Heat.net / Segasoft Design Management

Defining the Community Multi-player Gaming Site

Designing the community-driven multiplayer gaming site

I started at Segasoft (later sega.com) as a contractor, redesigning virtualmakeover.com. Initially all of the company’s web design work was outsourced to costly advertising agencies. When my proposal to put together a team to handle their web needs in-house was accepted, I took over as Art Director for all company web product, including Segasoft.com (the corporate presence) and Heat.net (the pioneering online gaming site).

Unless otherwise indicated, my role on these projects included art direction, design, and all production.


  • Brought the management of Heat.net in-house after years of outsourcing to third party vendors
  • Recruited and trained a highly regarded team that continued to support the organization after I left following another company restructuring
  • Supported the marketing organization with ingenuous solutions to outlandish problems
  • Led the complete redesign of the platform onto the Hybris CMS platform

Implementing design consistency

When I assumed the Art Director position for Segasoft’s Heat.net, the design was outsourced and there were no guidelines insuring consistency. My first efforts were to hire and train a staff to apply design standards to mini-sites and banners being used to promote events on Heat.

I established the guildelines, these minisites were created by Rodwin Pabello and the banners by Graham Shaw.

My first step managing Heat.net was to establish consistent design patterns. Gamers loved the DIY style graphics but the approach had been chaotic and inconsistent

The legacy Heat.net design

Heat’s original design was clumsy, heavy and out of date. A complex backend, accessible only through a unix shell, made it difficult to enact even the most simple visual changes, like replacing a graphic. All site content was hidden behind a login form and even the registration process was convoluted.

I maintained design consistency through site updates but these are not my designs.

The original design was appealed to young gamers but was chaotic and slow to download.

My interim Redesign

I worked closely with marketing and technology groups to develop a progressive roadmap of interim changes leading to a complete site redesign. We began by streamlining the interface and bringing as much content as possible foreword so that login was only required when database access was required.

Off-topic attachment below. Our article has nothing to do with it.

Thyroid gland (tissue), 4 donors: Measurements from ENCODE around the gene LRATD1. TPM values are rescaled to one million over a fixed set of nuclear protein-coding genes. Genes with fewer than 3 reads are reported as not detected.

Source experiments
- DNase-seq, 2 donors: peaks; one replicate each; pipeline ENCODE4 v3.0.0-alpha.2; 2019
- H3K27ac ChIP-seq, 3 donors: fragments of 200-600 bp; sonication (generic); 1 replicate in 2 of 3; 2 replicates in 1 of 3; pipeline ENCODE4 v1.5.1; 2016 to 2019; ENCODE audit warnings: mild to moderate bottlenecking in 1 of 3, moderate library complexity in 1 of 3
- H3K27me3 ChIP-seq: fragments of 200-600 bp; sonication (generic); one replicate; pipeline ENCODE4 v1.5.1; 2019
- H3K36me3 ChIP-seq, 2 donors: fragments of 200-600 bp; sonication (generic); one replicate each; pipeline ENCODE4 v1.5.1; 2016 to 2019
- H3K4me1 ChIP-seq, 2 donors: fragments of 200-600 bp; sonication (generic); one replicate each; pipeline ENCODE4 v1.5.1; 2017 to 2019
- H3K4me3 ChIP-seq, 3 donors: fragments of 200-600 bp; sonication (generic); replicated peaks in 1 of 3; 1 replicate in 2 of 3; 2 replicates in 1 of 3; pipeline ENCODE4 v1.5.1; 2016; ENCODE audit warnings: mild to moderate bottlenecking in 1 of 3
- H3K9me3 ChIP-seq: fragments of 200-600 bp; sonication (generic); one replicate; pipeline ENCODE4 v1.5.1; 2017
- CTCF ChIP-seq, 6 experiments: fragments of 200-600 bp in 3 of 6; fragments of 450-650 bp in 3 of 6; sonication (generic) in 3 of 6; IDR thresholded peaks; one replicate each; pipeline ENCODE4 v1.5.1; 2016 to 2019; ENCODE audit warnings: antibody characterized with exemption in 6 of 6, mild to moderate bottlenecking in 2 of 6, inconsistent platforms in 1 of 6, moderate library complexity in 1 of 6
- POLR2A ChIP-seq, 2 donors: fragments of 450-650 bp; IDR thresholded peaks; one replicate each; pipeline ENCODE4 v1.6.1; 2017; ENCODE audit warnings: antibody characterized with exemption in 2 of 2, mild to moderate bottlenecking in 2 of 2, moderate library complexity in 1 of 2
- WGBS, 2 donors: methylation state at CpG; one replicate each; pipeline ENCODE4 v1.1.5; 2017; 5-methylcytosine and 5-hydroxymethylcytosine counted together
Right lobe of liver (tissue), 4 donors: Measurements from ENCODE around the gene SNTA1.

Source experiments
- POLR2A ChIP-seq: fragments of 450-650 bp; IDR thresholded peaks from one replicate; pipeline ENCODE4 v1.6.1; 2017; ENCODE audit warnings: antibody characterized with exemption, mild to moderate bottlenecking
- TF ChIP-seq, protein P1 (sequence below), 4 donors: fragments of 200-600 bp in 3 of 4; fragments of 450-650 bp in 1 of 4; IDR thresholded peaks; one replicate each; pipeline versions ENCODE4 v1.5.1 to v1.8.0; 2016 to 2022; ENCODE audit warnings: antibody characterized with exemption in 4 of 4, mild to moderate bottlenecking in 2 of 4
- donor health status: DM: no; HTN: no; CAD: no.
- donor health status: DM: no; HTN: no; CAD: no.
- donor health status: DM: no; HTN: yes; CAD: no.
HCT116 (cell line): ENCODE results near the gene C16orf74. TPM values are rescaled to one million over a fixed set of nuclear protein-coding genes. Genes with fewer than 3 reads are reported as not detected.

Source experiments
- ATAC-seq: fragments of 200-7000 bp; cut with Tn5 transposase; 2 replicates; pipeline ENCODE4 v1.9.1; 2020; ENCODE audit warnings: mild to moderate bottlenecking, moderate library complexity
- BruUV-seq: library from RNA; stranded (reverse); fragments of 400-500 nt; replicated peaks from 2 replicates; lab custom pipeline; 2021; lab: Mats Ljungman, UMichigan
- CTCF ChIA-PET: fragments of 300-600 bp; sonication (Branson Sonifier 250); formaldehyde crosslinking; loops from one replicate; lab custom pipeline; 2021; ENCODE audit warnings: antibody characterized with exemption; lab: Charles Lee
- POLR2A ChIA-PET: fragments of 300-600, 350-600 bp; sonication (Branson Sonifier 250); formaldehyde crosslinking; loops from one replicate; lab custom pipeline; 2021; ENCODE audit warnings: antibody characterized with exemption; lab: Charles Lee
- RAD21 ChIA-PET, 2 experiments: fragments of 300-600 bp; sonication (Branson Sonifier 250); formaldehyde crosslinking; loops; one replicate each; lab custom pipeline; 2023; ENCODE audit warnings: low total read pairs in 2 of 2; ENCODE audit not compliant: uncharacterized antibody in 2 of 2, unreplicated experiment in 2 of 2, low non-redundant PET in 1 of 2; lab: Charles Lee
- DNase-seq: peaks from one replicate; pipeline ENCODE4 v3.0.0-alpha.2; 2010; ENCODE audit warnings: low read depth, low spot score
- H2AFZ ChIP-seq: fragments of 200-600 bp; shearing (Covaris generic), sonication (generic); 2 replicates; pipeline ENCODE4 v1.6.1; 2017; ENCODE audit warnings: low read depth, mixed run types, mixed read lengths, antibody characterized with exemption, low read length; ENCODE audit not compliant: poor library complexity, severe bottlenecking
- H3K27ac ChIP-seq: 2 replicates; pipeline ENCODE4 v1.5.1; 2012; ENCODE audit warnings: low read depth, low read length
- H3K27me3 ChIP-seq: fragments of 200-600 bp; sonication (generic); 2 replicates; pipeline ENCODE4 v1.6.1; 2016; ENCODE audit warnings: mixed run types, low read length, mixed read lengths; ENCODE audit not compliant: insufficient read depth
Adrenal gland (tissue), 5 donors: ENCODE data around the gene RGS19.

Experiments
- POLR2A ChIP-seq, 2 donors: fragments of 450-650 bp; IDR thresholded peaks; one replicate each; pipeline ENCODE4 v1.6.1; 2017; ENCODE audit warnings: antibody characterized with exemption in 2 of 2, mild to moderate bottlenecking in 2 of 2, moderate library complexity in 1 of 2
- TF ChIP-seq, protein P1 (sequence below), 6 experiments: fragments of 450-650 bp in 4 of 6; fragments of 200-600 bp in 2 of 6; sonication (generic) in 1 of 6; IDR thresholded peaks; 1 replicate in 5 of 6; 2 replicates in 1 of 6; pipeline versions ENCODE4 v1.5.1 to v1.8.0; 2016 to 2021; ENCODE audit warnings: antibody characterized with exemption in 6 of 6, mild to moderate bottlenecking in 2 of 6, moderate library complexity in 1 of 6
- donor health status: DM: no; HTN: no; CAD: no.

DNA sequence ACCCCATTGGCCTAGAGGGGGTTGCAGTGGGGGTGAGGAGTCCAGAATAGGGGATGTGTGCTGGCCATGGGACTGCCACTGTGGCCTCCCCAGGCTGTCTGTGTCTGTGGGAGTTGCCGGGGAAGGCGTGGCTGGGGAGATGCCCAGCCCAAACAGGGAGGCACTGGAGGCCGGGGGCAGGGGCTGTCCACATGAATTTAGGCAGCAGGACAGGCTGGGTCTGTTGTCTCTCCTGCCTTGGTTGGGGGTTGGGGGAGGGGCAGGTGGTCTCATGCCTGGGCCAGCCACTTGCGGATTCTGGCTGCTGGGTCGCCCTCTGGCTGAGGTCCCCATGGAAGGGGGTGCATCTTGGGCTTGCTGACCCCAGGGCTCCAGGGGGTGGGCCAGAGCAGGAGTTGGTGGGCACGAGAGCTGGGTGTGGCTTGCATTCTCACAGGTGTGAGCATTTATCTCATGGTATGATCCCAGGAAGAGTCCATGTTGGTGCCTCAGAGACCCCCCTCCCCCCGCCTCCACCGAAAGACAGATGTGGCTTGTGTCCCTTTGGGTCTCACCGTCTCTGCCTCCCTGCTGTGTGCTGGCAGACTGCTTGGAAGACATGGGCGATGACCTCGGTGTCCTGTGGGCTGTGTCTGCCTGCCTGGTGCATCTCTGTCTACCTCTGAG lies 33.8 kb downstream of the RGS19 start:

The original design project was a quick cleanup of the existing design to pave the way for a full redesign.

Complete Heat redesign concept

The eventual site re-launch was a mammoth undertaking that required the coordinated efforts of complete front and backend restructuring, the implementation of an entirely new custom content management system and a content redesign that moved the site from a paid membership model to a content-driven, page-click, ad model. In the process of redesigning the site, we grew content from approximately 150 pages to close to 1000.

The redesign concept adopted flat design to reserve all the bandwidth for gaming.

Heat.net redesign – Game Type Channels

We designed the new site to be content-driven with information centered around game channels (games grouped by type).

I made the graphics flat and simple to enhance speedy download.

Game channels allowed gamers to browse their preferred genres.

Heat.net redesign – Game Pages

Individual third-party game pages included community driven features, downloads, and relevant editorial and help/faq content.

Users could compete against one another simply by clicking “play now”.

The modular structure applied color coding for the different sections and colorful branding zones for the games.

Heat.net gaming applications

We concurrently redesigned the windows based gaming and social networking applications, the look and feel of which were severely limited by technology requirements of the era.

The Gaming lobby allowed gamers to match with their preferred opponents and launch an application for chat.

Game launch screen

This screen appeared as gamers left to the lobby to join a live game hosted over the internet.

The overall redesign was a major success in terms of both teamwork and actuating on documented goals and objectives. We hit all targets, including the long advertised launch date.

This graphic appeared as the game loaded.

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